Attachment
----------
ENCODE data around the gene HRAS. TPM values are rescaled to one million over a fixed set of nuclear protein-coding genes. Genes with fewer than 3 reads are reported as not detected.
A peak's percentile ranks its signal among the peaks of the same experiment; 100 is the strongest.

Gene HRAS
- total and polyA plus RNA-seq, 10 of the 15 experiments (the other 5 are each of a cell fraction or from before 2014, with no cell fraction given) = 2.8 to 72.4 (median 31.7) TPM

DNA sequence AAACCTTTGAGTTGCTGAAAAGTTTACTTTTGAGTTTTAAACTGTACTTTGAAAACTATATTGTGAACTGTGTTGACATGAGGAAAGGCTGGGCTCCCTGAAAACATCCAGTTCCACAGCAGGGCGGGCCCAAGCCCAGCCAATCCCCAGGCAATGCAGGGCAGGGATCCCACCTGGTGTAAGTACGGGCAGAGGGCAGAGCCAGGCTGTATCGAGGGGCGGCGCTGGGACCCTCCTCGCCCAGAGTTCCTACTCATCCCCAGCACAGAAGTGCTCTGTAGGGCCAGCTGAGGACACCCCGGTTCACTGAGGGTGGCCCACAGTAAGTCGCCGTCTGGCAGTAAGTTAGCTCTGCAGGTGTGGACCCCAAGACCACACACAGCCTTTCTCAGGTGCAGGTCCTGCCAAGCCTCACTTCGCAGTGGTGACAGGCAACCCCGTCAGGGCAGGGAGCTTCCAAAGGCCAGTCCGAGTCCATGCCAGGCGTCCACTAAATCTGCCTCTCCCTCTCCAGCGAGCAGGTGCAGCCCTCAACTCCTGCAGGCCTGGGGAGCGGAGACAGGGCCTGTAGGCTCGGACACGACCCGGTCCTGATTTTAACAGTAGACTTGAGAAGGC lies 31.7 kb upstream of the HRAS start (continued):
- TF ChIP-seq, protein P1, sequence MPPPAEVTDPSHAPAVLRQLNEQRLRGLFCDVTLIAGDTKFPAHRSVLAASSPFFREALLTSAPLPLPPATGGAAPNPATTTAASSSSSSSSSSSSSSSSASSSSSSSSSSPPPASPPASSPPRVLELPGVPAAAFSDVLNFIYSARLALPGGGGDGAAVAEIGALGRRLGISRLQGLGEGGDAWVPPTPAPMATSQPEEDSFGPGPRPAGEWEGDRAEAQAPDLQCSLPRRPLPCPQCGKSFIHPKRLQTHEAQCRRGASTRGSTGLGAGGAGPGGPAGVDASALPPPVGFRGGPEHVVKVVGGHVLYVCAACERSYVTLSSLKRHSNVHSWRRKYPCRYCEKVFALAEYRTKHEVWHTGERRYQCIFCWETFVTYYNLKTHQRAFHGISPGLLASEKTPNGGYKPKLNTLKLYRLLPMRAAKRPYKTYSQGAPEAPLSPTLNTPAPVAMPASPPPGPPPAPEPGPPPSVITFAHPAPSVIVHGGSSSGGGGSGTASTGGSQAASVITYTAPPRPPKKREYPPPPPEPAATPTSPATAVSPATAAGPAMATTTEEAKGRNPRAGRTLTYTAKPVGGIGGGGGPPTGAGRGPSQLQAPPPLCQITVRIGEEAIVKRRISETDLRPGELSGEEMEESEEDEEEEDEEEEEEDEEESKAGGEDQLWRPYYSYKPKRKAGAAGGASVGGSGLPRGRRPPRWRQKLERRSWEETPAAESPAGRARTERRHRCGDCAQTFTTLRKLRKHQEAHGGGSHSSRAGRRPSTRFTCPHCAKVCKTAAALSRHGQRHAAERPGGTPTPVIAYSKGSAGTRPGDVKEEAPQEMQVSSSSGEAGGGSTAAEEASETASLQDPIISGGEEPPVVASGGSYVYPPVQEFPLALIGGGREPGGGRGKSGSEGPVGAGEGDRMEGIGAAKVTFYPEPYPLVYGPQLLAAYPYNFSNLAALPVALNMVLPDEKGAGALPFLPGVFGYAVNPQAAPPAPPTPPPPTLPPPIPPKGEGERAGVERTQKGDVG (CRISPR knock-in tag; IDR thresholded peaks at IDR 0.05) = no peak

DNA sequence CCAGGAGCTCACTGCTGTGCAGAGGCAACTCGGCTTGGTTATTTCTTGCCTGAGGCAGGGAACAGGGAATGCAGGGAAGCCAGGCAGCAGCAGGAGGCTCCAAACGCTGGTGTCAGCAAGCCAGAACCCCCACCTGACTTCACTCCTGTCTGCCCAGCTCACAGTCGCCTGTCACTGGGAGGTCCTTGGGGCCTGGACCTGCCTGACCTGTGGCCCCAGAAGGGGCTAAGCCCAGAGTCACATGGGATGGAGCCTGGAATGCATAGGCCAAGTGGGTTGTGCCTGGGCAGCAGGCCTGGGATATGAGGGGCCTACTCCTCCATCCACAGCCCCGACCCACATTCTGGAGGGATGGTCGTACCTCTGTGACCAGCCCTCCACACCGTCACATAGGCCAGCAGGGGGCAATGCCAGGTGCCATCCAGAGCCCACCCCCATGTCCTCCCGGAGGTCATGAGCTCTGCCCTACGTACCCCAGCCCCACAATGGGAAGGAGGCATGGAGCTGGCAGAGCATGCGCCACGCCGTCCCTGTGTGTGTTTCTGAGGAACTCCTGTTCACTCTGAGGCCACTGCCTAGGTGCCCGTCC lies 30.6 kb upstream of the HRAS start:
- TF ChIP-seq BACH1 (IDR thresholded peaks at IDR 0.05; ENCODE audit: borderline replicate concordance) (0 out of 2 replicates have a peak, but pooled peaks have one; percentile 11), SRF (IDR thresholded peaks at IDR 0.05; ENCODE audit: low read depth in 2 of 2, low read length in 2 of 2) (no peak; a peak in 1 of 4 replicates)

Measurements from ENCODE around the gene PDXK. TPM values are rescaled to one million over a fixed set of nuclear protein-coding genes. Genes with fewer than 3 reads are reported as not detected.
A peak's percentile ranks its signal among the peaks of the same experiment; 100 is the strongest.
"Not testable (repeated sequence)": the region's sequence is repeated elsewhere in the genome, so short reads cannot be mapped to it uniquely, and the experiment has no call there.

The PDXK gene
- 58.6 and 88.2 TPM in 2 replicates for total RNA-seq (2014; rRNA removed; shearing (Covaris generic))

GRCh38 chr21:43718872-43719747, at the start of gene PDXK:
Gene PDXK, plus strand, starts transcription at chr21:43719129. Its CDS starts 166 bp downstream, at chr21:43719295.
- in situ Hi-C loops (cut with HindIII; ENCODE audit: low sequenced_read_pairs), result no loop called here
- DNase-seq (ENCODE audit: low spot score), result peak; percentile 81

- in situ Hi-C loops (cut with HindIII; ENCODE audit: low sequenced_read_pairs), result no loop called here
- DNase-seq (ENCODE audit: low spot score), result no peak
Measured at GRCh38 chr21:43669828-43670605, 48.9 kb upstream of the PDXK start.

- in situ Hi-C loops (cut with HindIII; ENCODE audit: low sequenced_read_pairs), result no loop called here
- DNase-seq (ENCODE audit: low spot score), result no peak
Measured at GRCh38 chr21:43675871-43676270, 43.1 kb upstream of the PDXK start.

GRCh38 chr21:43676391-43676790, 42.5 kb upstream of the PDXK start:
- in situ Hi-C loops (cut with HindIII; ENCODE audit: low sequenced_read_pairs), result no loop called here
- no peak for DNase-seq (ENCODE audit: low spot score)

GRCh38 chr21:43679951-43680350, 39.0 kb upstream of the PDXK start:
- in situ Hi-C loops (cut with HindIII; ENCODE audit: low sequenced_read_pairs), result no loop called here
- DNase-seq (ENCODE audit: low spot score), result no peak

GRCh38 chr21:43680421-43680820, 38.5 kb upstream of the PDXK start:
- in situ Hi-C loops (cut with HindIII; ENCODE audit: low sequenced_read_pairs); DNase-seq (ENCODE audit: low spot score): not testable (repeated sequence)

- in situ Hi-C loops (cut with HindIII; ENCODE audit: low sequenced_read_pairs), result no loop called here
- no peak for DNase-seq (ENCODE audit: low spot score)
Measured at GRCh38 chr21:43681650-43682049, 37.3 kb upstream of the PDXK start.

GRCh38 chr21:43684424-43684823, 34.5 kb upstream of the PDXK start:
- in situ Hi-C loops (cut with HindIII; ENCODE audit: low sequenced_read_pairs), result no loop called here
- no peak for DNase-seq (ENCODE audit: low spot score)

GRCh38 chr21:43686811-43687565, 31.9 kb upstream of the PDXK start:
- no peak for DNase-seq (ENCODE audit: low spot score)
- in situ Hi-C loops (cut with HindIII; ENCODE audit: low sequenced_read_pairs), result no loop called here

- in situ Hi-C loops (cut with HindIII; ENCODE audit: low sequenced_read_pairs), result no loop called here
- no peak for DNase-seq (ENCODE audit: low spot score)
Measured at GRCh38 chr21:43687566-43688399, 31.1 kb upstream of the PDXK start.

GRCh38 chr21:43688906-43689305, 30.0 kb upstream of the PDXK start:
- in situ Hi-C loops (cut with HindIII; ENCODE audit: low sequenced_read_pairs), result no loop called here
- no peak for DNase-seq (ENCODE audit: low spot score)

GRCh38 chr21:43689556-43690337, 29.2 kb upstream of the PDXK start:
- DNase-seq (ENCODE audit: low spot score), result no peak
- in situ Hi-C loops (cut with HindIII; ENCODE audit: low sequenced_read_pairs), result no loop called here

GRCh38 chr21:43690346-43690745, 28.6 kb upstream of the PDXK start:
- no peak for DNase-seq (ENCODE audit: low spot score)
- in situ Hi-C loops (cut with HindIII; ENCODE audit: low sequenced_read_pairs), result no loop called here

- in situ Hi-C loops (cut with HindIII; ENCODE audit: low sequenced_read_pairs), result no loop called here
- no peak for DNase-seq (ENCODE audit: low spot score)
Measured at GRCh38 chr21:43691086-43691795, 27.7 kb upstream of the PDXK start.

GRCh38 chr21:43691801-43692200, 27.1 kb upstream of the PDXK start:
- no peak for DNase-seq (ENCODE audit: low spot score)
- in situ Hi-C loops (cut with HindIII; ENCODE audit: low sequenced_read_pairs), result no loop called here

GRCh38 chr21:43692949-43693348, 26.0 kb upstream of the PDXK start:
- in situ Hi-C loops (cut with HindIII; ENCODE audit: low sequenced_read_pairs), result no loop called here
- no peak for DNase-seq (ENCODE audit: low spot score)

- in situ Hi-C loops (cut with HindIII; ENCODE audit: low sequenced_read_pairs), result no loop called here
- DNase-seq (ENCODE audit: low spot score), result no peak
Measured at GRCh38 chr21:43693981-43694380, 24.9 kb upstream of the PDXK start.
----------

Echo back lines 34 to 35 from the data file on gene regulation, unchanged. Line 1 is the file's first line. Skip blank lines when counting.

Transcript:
Measured at GRCh38 chr21:43681650-43682049, 37.3 kb upstream of the PDXK start.

GRCh38 chr21:43684424-43684823, 34.5 kb upstream of the PDXK start: